Elephants are the world’s largest land animal and are actually mammals of the family Elephantidae. The Elephantidae are a family of large, herbivorous mammals collectively called elephants and mammoths and are the largest existing land animals. There are currently only three recognised species of elephants which are the African bush elephant, the African forest elephant, and the Asian elephant. You can tell the species apart by their ears, African elephants have large ears shaped like the continent of Africa and the Asian elephants’ ears are smaller and shaped like India. Wild elephants live in families called herds, which are made up of female elephants, only young male elephants would be found in the herds. The leader of the herd is usually the oldest female – she is called the Matriarch.
Interesting Fact—> “Elephants have fabulous memories, and this is one of the things that makes them so special. An elephant’s brain can weigh up to 5 kilograms – larger than any other land animal. It helps store that amazing memory”. Where do Elephants live? Sub-Saharan Africa, India and South East Asia…. African elephants are the larger of the two. African elephants live in parts of sub-Saharan Africa, with habitats ranging from the savannas to the mountains. Asian elephants live in areas of India and Southeast Asia with a habitat consisting of the grasslands surrounding the jungle Facts about the Elephant’ s body Tusks.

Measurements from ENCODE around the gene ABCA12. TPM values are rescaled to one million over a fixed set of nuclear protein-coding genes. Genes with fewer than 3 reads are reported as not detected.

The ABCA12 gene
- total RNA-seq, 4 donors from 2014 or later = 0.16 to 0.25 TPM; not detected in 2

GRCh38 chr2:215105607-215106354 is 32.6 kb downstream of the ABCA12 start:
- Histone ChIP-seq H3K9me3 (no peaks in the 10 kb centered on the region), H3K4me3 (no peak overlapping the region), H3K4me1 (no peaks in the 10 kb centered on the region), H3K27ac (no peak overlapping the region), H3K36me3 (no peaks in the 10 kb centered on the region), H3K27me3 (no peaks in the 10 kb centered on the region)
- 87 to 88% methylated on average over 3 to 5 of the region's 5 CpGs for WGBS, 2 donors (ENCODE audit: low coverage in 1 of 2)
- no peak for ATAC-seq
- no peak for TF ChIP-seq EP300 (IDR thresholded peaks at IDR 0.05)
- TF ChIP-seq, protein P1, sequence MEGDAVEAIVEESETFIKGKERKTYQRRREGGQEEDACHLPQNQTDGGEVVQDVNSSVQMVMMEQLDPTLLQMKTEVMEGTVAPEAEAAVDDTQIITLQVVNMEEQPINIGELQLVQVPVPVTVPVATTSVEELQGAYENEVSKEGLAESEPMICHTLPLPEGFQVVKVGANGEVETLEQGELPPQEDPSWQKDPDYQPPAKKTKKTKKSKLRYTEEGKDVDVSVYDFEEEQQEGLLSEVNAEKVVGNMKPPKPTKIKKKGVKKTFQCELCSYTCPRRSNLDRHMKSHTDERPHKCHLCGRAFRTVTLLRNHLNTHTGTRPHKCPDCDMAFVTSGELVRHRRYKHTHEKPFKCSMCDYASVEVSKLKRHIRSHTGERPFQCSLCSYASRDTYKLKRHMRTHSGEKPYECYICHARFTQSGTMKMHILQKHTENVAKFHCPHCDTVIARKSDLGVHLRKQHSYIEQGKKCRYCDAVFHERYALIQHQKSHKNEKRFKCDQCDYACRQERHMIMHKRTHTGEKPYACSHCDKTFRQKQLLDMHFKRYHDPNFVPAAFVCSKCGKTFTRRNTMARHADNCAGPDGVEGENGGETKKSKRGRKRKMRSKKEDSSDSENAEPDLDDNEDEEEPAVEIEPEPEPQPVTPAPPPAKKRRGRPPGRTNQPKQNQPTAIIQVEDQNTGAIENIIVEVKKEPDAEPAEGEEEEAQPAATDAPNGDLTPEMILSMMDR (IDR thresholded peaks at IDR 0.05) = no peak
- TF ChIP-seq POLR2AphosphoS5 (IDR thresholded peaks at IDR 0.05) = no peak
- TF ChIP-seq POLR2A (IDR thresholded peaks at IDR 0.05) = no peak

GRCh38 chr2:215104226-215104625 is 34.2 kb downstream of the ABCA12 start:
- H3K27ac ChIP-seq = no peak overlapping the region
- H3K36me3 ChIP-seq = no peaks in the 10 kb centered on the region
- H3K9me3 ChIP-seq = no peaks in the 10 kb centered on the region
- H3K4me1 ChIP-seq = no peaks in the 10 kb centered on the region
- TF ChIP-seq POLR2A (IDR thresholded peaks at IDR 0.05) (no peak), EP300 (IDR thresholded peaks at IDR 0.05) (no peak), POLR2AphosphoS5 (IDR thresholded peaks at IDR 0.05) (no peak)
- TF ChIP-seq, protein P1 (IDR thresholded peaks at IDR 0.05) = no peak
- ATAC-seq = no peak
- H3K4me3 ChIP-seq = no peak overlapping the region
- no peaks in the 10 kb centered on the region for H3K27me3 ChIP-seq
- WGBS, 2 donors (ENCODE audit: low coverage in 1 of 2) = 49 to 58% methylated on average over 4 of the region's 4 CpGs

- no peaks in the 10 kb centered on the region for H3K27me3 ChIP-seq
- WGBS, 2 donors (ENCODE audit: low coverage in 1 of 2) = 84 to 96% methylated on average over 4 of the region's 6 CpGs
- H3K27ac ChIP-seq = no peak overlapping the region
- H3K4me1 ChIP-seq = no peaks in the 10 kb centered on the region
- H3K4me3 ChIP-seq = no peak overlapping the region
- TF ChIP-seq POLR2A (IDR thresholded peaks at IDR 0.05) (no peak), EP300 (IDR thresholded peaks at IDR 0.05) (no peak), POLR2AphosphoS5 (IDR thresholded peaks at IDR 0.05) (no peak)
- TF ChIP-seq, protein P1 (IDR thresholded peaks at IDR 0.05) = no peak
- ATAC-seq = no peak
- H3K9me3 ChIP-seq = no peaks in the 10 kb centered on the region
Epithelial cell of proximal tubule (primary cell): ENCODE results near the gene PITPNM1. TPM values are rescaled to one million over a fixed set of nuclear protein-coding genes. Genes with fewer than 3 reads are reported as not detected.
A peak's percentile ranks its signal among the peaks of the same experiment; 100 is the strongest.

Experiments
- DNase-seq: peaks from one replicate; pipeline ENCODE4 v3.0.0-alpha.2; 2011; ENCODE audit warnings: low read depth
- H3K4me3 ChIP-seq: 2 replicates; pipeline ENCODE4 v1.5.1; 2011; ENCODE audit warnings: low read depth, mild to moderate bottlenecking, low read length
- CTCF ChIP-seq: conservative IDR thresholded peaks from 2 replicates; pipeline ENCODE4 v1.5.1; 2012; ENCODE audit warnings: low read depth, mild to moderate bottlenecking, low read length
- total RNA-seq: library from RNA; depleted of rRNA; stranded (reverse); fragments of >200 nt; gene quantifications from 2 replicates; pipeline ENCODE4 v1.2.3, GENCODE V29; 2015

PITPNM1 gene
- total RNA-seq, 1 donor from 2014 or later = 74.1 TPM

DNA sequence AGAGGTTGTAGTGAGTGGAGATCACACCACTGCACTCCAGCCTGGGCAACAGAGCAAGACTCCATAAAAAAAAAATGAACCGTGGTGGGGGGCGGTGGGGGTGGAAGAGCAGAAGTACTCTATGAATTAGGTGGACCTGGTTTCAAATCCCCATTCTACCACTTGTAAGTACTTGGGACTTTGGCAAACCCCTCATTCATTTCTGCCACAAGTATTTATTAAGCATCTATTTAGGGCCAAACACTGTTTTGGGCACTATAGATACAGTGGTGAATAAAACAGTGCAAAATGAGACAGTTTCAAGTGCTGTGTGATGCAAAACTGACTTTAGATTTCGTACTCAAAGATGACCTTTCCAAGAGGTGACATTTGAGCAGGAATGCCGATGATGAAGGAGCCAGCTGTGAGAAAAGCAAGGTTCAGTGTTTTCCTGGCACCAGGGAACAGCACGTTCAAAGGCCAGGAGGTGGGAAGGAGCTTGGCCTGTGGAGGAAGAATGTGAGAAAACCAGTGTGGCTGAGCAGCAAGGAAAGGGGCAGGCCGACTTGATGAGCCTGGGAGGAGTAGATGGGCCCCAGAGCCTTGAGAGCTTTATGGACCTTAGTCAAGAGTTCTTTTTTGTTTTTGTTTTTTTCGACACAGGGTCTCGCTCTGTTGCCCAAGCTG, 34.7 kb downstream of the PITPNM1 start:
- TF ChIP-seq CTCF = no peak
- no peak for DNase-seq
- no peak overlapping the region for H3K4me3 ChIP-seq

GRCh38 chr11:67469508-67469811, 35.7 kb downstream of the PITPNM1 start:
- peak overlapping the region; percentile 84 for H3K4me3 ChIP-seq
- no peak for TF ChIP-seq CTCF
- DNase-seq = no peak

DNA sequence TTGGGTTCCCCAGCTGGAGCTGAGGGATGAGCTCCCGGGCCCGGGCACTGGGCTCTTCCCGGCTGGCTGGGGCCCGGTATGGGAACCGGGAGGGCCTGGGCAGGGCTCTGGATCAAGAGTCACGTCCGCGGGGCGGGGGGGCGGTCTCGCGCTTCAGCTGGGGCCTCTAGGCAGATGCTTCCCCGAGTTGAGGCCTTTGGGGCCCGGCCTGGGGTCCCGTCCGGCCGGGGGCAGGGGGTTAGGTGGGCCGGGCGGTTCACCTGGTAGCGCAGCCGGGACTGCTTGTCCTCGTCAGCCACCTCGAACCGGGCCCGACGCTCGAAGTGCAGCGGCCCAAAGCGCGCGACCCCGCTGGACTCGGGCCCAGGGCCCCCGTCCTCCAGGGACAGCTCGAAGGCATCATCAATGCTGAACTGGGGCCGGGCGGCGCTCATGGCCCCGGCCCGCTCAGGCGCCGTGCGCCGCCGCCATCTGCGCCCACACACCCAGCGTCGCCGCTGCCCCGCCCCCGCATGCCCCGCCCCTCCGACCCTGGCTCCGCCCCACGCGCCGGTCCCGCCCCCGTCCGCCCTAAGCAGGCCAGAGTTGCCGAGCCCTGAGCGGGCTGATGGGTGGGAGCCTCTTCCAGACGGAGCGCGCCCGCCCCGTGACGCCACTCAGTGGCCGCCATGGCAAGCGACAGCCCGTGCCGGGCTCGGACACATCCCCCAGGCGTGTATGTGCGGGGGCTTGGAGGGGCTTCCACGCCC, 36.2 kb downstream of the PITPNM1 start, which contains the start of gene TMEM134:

Elephant tusks are actually enlarged incisor teeth which first appear when elephants are around 2 years old. Tusks continue growing throughout their lives, which become very large in size. Tusks are used to help with feeding, prising bark off trees, digging up roots or as a defense when fighting against others trunks.
A fusion of the nose and upper lip, the trunk is an elephant’s most versatile tool, used for breathing, smelling, touching, grasping, and producing sound. It’s probably the most amazing body part in the animal kingdom. Elephants are the only animals that can snorkel without any aid by holding the tips of the trunk above the water’s surface, they can completely submerge in a river. An elephant’s trunk actually has fingers, which is crazy! African elephants have two but the Asian elephant’s only have one. The elephant’s trunk contains over 40,000 muscles and can lift up to 770lbs of weight. WOW! It can also pick up something as small as a grain of rice.